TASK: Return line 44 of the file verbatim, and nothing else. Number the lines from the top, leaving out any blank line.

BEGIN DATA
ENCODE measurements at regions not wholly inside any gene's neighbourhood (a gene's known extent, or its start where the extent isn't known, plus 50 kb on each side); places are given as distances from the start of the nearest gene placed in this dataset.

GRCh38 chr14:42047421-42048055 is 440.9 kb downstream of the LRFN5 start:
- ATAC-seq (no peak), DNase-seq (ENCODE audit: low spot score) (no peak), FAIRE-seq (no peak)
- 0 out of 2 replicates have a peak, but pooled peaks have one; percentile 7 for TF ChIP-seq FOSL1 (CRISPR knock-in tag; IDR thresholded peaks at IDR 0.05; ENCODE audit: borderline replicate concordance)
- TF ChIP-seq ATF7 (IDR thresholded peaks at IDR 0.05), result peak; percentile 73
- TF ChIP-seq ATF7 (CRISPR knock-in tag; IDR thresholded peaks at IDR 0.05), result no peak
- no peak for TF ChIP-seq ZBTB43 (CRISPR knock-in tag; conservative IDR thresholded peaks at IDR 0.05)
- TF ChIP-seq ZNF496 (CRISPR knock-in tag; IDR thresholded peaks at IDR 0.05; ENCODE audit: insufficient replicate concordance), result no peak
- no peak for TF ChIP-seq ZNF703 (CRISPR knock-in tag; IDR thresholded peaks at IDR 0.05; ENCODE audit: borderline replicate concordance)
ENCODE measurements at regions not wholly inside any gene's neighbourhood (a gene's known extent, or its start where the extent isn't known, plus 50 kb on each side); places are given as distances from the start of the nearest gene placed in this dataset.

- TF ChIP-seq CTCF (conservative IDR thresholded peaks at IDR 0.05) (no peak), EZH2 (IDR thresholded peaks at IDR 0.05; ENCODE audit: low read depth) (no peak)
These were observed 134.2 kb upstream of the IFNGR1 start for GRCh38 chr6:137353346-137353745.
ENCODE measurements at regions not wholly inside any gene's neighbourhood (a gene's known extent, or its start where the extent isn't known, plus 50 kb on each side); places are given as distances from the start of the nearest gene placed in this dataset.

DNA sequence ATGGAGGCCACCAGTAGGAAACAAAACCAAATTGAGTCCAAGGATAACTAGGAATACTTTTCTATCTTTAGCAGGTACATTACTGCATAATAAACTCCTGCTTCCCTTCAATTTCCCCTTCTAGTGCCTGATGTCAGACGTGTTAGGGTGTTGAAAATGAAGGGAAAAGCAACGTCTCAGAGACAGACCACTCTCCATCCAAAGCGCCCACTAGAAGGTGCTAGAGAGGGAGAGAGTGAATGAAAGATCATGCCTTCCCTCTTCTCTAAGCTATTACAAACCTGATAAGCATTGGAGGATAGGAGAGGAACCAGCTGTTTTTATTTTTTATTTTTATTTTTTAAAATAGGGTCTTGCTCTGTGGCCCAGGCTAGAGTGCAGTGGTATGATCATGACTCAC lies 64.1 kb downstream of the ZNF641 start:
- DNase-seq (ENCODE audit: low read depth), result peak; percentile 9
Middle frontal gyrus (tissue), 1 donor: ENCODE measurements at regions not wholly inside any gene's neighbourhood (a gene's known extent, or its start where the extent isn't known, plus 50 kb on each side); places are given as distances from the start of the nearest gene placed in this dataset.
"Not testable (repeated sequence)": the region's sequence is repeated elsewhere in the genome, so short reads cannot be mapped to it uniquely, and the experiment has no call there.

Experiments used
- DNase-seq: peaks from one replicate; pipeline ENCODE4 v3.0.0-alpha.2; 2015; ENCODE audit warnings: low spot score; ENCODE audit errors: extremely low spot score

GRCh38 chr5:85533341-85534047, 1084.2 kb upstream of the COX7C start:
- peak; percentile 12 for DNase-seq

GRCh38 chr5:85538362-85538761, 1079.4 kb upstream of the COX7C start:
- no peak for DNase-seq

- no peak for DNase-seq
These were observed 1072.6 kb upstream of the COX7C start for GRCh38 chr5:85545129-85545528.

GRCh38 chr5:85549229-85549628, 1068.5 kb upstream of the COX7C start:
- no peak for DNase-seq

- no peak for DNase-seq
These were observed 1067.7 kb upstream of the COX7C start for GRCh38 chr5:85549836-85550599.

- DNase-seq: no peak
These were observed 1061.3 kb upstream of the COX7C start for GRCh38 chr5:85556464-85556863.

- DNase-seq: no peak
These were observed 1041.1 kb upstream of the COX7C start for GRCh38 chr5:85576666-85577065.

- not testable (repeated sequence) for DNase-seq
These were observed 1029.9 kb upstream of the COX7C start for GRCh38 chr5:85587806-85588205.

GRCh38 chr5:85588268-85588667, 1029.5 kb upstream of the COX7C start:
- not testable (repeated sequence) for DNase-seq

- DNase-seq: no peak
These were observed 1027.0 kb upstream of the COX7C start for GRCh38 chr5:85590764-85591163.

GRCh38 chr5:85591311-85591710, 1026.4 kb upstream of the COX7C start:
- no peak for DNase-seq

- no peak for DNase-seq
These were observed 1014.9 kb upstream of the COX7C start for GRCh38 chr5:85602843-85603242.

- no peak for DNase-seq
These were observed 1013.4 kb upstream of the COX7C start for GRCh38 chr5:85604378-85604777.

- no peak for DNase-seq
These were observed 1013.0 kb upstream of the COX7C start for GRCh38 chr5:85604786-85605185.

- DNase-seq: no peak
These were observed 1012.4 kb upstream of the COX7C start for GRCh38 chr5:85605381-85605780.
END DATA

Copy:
- no peak for DNase-seq